Thank you for engaging in productive discussions about teaching on campus, and how to best deliver the TCU experience to our students. We have received valuable feedback since I wrote last week to encourage in-person teaching for Spring 2021 (attachment 1). I write to you today with an update, with more details coming next week. I appreciate your stamina in reading this lengthy email.
Student Governance Association Resolution
Based in part on a TCU Student Experience Survey, the SGA passed a resolution (attachment 2) on Wednesday that resolves…
“That the Student Government Association recognizes the fact that online classes have left students significantly dissatisfied with their academic experience and encourages all members of university faculty to hold class in person for the Spring 2021 semester. SGA asks relevant members of the administration to develop a plan to hold classes either wholly in person, and when absolutely necessary, fully online, eliminating the need for a ‘hybrid format’ for the majority of circumstances.”
Yesterday, I consulted with SGA President Paige Shiring, and she addressed the Faculty Senate to provide additional insight.
Please Consider In-Person Teaching – part 2
Last week, I asked for ideas on how we could help make in-person teaching less difficult, and faculty responded. Faculty Senate Chair Sean Atkinson held a panel on Wednesday where four faculty currently teaching on campus shared their experiences. The deans convened yesterday to offer their ideas. Based on all of these ideas, see below for more information about rationale and considerations.
TCU Health and Safety Protocols are Working
As of 4:00 p.m. today, the TCU COVID-19 case count shows only 14 active cases. Despite last weekend’s activities (a football game and Greek bid day), we are at a lower case count than this time last week. No in-classroom transmission has been found to date. The few faculty members who have contracted COVID-19 have not contracted it on campus nor while on university business off campus. Our protocols are working and we are grateful to our community for cooperating.
Four Teaching Modes – Faculty Choice
For Spring 2021, we will offer four teaching modes for faculty choice, adding two more to In Person and Online.
- P – In Person as currently defined. This is the only dual-mode option and includes teaching to students in a classroom while simultaneously teaching online, with the addition of a Student Engagement Facilitator to support the technology and engagement of students online.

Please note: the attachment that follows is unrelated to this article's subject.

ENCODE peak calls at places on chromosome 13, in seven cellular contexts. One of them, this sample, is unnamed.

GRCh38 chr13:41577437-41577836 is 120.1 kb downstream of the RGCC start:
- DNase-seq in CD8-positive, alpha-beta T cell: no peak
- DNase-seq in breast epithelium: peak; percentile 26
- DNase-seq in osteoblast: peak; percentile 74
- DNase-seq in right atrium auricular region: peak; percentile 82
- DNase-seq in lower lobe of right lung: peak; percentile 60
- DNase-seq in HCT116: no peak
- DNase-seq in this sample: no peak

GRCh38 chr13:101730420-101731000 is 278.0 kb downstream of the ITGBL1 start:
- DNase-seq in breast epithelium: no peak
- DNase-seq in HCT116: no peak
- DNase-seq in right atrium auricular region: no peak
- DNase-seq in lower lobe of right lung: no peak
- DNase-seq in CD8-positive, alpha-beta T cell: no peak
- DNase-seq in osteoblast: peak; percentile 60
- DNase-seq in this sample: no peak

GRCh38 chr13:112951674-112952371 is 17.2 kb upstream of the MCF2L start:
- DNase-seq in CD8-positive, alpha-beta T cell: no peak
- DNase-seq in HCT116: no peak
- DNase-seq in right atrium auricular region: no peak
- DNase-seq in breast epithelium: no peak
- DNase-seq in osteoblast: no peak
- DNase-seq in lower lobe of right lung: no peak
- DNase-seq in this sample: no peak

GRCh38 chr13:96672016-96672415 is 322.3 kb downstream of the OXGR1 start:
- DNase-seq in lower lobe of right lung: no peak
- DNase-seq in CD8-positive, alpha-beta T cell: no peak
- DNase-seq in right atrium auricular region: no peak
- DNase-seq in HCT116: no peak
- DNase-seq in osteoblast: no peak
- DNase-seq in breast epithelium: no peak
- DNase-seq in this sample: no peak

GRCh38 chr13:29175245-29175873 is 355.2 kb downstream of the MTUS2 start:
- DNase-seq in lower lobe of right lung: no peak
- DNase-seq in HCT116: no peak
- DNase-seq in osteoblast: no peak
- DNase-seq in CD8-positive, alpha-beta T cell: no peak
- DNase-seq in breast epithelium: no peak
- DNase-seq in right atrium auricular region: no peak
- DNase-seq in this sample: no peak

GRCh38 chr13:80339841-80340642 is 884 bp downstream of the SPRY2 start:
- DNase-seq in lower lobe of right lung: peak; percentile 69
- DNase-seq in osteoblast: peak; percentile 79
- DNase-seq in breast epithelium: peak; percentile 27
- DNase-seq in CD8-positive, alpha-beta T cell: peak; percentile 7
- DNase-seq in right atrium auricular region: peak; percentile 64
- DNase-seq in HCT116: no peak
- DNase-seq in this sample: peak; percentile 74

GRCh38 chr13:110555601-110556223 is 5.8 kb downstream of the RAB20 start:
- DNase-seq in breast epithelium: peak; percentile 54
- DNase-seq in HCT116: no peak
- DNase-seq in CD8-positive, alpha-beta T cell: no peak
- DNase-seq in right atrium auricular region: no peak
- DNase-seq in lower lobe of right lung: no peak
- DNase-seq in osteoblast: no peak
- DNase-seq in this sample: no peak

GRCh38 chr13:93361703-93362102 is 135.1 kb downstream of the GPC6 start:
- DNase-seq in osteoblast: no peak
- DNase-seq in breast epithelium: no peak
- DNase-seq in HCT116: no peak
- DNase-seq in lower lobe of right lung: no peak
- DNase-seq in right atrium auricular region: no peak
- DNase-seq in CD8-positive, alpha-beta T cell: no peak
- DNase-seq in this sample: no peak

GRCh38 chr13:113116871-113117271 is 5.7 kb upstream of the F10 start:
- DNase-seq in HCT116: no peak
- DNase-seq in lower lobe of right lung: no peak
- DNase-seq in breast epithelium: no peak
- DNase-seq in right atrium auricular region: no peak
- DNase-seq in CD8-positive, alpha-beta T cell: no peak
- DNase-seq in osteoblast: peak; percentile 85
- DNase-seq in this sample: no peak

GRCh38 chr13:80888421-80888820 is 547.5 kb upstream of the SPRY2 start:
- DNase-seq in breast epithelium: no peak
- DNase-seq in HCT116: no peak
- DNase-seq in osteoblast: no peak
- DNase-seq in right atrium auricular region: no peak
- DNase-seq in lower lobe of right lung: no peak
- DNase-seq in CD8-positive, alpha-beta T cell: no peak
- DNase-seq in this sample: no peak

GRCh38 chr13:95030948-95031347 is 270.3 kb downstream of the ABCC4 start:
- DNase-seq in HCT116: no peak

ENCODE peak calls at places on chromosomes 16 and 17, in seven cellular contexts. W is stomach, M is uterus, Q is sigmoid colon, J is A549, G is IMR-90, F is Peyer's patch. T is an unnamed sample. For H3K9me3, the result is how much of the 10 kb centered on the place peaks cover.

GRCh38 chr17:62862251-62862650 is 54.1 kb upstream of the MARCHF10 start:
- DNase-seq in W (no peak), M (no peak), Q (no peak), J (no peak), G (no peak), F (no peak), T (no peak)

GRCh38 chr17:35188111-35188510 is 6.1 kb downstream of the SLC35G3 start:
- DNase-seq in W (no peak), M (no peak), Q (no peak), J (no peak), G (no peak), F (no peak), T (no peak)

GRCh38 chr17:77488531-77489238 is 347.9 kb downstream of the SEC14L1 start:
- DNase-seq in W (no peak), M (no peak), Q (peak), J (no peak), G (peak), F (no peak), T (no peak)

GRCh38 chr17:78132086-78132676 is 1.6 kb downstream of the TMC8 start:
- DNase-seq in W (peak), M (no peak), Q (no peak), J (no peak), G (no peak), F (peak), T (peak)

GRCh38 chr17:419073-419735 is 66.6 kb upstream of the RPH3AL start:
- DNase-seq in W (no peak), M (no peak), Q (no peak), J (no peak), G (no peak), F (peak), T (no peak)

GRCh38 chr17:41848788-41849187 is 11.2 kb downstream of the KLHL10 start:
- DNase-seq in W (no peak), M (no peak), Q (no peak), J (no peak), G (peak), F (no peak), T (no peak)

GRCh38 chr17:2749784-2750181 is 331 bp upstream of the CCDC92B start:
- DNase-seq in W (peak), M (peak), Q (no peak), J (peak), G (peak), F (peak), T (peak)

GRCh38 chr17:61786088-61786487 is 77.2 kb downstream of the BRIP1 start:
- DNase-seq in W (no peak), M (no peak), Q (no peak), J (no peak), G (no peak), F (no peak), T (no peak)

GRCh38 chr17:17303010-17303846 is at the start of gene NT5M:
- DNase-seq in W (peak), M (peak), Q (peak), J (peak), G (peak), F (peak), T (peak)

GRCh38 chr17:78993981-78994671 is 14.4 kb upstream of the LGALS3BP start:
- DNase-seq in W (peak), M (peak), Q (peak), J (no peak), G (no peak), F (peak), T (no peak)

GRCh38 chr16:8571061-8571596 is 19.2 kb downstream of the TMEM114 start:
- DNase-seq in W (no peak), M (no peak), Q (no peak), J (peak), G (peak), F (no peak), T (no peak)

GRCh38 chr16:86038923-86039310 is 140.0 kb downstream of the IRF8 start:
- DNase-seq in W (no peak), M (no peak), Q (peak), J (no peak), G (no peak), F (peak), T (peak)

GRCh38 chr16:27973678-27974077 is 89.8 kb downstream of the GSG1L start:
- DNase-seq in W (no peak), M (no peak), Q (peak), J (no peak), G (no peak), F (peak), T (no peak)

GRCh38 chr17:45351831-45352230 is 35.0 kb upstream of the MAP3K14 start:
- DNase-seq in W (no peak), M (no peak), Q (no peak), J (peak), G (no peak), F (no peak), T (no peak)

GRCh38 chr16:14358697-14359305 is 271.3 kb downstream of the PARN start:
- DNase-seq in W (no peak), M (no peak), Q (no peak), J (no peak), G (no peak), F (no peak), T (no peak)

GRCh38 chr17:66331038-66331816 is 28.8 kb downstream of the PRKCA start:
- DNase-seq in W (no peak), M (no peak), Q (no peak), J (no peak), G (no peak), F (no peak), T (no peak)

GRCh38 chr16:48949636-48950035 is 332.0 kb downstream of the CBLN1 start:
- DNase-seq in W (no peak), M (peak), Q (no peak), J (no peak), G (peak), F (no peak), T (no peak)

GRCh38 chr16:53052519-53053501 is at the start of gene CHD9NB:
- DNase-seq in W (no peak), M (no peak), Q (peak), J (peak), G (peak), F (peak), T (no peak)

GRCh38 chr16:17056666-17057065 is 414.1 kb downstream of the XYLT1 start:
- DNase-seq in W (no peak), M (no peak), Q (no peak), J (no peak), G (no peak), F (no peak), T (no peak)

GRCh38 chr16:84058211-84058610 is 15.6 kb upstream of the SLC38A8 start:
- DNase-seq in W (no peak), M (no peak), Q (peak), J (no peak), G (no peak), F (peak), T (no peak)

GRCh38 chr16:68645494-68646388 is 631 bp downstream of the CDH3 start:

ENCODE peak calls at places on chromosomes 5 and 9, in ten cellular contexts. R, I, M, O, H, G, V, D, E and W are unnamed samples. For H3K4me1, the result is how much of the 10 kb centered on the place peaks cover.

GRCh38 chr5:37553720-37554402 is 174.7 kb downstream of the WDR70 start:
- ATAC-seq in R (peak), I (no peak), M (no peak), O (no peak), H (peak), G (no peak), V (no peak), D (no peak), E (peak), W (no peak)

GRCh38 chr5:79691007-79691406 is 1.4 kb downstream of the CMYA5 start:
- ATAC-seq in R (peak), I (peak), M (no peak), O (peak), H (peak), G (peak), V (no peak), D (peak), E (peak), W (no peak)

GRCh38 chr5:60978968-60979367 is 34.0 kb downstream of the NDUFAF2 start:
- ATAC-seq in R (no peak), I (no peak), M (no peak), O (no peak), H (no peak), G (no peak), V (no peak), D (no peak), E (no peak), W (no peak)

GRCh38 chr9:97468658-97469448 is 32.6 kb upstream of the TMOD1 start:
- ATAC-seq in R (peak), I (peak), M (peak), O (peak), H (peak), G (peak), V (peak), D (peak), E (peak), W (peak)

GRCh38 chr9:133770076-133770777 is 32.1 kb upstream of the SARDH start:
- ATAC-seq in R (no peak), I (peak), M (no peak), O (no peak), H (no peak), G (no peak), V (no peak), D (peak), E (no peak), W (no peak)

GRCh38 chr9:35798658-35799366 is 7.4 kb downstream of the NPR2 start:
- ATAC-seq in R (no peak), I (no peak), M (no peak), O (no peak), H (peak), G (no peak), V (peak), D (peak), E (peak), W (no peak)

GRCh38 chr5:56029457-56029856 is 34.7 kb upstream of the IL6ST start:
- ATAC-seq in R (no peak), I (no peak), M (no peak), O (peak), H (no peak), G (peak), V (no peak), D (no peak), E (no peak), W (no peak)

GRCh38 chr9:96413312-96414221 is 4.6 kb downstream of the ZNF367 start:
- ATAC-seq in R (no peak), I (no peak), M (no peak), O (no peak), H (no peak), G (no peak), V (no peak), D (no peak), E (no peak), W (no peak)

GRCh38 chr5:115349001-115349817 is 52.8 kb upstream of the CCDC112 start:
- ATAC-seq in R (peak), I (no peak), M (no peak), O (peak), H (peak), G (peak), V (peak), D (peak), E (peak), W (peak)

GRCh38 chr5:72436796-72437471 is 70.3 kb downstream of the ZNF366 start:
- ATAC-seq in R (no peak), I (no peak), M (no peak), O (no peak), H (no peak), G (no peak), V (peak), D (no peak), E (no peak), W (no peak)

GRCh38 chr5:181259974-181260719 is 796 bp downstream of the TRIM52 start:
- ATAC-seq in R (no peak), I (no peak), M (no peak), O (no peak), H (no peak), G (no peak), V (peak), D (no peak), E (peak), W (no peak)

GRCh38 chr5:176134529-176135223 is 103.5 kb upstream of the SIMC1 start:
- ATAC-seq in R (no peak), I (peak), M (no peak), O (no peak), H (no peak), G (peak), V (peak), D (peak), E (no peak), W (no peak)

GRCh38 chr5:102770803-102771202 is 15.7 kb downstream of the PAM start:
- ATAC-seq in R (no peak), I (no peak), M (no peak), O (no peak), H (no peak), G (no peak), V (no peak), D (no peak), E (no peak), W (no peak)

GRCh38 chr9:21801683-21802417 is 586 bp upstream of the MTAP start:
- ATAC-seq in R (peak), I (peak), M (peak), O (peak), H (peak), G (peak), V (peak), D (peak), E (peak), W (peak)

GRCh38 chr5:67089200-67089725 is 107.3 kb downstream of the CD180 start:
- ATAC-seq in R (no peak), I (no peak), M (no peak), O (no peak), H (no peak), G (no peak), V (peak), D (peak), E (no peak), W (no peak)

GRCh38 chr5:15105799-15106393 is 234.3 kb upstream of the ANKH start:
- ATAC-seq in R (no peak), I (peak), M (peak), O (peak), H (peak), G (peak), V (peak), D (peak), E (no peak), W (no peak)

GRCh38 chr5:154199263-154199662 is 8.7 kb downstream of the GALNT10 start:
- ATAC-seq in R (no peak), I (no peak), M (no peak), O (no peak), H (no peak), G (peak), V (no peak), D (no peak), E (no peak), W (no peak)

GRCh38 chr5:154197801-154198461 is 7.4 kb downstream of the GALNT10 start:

- ON – Online as currently defined. For classes offered online due to size, I encourage you to break the class into smaller sections or at least one section for In Person Only teaching. There are ample spaces across campus to hold In Person classes up to size 40 in a physically distanced way. Or, choose a lower number that fits your comfort. You are not limited to the classrooms in your building. We will find you a room! We also will pay for the additional sections to be taught according to the normal pay scales for adjuncts, overloads, and visiting lecturers.
- IO – In-Person Only. This new mode is teaching to students in a classroom without an online audience. Lectures would be recorded solely for students who must miss class due to self-isolation or quarantine. IPO classes will not be available for students to take in online mode.
- AL – Alternating. This new mode is not to be confused with the previous, unpopular “alternating A/B” mode. In Alternating mode, the professor teaches at least one weekly lecture to all students in person and teaches the other one or two weekly lectures to all students online. This provides flexibility for faculty who need to limit time on campus (e.g., family care), while also providing at least one in-person session for the students.
Changing Your Modality
There is still time to change your teaching modality, even if you already responded to the Registrar. Next week, I will send information to the department chairs on how to do this with the two new added modalities, plus a request for help in finding rooms across campus to accommodate courses of sizes up to 40 students.
Serving Fully Online Students and Supporting Student Engagement Facilitators
We currently have 1,306 students (11%) registered as fully online and distributed among 128 majors. Most do not live in the Fort Worth area. We remain committed to their academic progression and continue to offer In-Person (dual) for crucial courses. Fortunately, faculty endorse student engagement facilitators as a game-changer to engage students in this dual mode.